From personal attorney Rudy Giuliani’s brazen cable-TV admissions to the summary phone-call transcript that wasn’t exactly summarized in the president’s favor, President Donald Trump’s own involvement in the scheme to get foreign governments to investigate his political rivals is well-established. (Just in case there were any doubt, on Thursday Trump publicly called on China to investigate former Vice President Joe Biden and his son.)
But big names continue to surface in the churn of news surrounding the impeachment inquiry into Trump. A Washington Post report on Wednesday night said Trump had involved Vice President Mike Pence in exerting pressure on Ukraine. Hours before, Secretary of State Mike Pompeo confirmed that he had been on the call with Ukrainian President Volodymyr Zelensky that is at the heart of the House impeachment inquiry. Pompeo made the admission at a news conference in Italy, where Attorney General William Barr last week met with Italian intelligence officials.
But Pompeo’s admission should not be mistaken for a sign of conciliation — in fact, earlier this week, Pompeo sent a combative letter to the three congressional committee chairmen who have issued subpoenas for documents and testimony from multiple senior State Department officials. In the letter, Pompeo indicated that the administration would not comply with the requests, accusing the chairmen of attempting to “intimidate, bully, and treat improperly the distinguished professionals of the Department of State, including several career Foreign Service Officers.”
As American Oversight’s executive director Austin Evers noted, this response from Pompeo to constitutionally essential legislative branch oversight marks a continuation of the administration’s across-the-board refusal to cooperate with congressional investigations or make the necessary compromises of the traditional “accommodations process.” Writes Evers:
There is no acknowledgment of Congress’ legitimate interests, no pledge to cooperate, no olive branch of compromise or negotiation. It is an aggressive assertion of technical and atmospheric objections that the House committees have fairly interpreted as a total rejection of their inquiry. … He appears to be taking a page out of Trump’s playbook — refusing to compromise in any way, refusing to recognize the fundamental system of checks and balances, and placing himself and his agency above the law.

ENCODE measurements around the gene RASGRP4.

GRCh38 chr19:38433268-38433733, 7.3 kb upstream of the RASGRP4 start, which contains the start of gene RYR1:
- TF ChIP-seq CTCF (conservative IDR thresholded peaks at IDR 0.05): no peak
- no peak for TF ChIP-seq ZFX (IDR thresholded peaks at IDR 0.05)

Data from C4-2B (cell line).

In a joint statement, the House chairmen responded to Pompeo’s letter with a warning that such a refusal to cooperate with congressional investigations could be considered “evidence of obstruction of the impeachment inquiry” — an action that itself could be grounds for impeachment.
Pompeo’s uncooperative posture isn’t just a threat to checks and balances — many observers also noted the irony of both the secretary’s approach to congressional oversight and his purported concern for career officials at the State Department. During his tenure in Congress, Pompeo sat on the Select Committee on Benghazi, where his demands for State Department cooperation with the committee’s investigation evinced a markedly different approach to executive branch oversight.
Of course, Pompeo’s obstructionist signaling didn’t prevent Kurt Volker, the U.S. special representative to Ukraine who resigned last week, from testifying in a closed-door meeting with House investigators. According to the Washington Post, Volker said that he had warned Giuliani that Giuliani’s sources for information about the Bidens were unreliable and had cautioned the Ukrainians against getting involved.
Additionally, American Oversight has an active lawsuit for State Department records, and on Friday morning asked a federal judge to issue a preliminary injunction to compel the department to immediately begin releasing the requested documents. “It’s hard to imagine how the public’s need for the truth about Ukraine could be any more urgent,” said Evers. The lawsuit seeks communications with or about Giuliani and his efforts, and about the former U.S. ambassador to Ukraine, Marie Yovanovitch, who was recalled in May and was mentioned by Trump on his July 25 call with Zelensky. Yesterday, the Wall Street Journal reported that Trump ordered her recall after complaints from Giuliani and other allies outside the administration.
On Thursday, NBC’s Richard Engel reported that former intelligence officials say that Pompeo was prone to “fits of ‘anger’” while serving as CIA chief. According to Engel, “Pompeo was a bully to subordinates, driving some to quit or seek new assignments. ‘Throwing binders was a popular sport,’ said one.” American Oversight has filed multiple Freedom of Information Act requests for any records of complaints filed by CIA or State Department employees concerning Pompeo’s conduct — like the secretary of state, we’re also concerned about attempts to bully State Department officials.